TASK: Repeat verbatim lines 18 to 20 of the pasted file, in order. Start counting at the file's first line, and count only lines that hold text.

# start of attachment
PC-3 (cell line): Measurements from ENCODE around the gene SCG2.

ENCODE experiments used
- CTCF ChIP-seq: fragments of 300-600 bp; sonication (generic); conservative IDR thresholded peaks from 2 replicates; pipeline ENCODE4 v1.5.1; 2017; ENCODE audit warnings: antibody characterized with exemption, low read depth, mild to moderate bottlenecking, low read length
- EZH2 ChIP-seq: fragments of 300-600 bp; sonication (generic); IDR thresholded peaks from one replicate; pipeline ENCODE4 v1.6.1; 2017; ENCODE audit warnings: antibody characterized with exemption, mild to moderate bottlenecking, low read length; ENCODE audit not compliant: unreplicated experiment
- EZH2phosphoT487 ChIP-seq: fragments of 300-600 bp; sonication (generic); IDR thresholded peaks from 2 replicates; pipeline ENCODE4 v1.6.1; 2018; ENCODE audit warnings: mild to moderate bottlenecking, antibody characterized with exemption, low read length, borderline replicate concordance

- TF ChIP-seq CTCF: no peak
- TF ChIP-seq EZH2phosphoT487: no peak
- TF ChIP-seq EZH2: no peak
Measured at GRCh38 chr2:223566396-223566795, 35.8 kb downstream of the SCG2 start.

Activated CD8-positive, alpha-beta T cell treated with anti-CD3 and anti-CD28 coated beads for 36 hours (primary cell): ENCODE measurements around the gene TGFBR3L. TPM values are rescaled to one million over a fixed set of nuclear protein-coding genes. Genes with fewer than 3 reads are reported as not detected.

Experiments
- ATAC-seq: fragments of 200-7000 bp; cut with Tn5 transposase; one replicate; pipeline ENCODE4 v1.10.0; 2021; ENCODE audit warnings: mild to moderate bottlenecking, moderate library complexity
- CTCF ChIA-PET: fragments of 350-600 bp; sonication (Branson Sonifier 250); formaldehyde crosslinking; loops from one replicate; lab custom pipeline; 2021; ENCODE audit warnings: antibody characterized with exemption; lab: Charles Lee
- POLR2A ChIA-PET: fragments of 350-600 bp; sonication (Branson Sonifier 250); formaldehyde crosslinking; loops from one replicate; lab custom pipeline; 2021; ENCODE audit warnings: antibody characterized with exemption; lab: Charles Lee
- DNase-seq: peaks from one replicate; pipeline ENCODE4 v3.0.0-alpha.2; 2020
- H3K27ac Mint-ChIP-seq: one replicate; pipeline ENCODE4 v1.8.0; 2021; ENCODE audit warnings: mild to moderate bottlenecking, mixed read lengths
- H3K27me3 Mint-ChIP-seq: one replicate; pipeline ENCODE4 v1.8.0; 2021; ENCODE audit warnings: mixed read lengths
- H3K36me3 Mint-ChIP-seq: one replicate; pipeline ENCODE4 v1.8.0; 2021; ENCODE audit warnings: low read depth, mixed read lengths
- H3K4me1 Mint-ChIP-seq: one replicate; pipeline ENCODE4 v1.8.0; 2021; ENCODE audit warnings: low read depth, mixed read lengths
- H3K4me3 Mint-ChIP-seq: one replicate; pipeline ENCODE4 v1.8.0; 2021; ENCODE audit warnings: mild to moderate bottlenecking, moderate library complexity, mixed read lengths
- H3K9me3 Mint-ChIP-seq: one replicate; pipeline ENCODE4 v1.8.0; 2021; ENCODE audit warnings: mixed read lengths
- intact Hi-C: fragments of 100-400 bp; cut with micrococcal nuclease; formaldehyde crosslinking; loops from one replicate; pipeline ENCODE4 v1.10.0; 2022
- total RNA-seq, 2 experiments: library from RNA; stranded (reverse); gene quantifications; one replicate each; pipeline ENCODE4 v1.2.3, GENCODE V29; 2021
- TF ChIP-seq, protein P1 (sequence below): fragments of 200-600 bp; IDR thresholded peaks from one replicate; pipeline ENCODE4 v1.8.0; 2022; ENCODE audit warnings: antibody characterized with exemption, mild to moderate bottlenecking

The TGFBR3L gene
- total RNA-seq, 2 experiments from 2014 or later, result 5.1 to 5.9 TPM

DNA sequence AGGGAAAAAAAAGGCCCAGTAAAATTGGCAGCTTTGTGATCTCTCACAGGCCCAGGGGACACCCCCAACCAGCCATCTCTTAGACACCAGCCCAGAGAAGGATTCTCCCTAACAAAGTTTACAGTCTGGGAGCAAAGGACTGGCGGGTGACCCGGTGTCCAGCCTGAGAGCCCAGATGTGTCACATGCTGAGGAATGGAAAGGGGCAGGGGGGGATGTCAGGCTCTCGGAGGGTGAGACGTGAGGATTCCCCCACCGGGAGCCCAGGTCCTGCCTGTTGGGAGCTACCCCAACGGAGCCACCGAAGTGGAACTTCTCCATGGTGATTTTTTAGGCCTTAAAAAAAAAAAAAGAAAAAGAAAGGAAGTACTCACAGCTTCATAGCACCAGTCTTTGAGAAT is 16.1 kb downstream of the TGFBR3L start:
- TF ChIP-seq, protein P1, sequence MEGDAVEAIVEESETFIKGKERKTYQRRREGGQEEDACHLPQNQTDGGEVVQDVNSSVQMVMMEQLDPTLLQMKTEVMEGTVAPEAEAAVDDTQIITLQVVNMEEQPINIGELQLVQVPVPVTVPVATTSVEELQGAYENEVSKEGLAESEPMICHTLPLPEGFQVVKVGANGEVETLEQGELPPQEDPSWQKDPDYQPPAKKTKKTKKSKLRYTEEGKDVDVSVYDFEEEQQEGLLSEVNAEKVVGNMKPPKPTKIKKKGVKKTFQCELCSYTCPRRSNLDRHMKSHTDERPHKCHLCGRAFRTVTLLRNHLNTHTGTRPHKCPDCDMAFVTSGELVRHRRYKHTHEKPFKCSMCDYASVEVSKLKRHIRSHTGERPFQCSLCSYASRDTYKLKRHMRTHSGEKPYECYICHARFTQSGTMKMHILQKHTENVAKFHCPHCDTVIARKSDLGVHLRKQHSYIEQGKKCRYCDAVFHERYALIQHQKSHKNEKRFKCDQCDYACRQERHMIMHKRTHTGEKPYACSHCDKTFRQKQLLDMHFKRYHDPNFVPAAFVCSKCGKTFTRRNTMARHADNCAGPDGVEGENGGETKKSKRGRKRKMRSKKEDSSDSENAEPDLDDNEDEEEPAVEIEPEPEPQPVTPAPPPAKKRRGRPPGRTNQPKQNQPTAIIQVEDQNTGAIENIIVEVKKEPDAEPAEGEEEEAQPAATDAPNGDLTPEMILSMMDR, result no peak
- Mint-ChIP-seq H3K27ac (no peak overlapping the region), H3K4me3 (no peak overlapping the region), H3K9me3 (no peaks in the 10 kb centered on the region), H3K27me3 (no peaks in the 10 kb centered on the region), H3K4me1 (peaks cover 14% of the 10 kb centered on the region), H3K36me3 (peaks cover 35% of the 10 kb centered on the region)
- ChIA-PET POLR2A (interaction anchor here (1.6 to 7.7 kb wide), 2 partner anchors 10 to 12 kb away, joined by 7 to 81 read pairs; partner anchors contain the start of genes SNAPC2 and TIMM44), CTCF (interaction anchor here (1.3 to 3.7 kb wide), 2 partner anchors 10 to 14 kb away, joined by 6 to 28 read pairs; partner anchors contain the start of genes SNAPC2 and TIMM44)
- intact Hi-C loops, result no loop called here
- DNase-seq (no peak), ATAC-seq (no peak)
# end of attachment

- H3K36me3 Mint-ChIP-seq: one replicate; pipeline ENCODE4 v1.8.0; 2021; ENCODE audit warnings: low read depth, mixed read lengths
- H3K4me1 Mint-ChIP-seq: one replicate; pipeline ENCODE4 v1.8.0; 2021; ENCODE audit warnings: low read depth, mixed read lengths
- H3K4me3 Mint-ChIP-seq: one replicate; pipeline ENCODE4 v1.8.0; 2021; ENCODE audit warnings: mild to moderate bottlenecking, moderate library complexity, mixed read lengths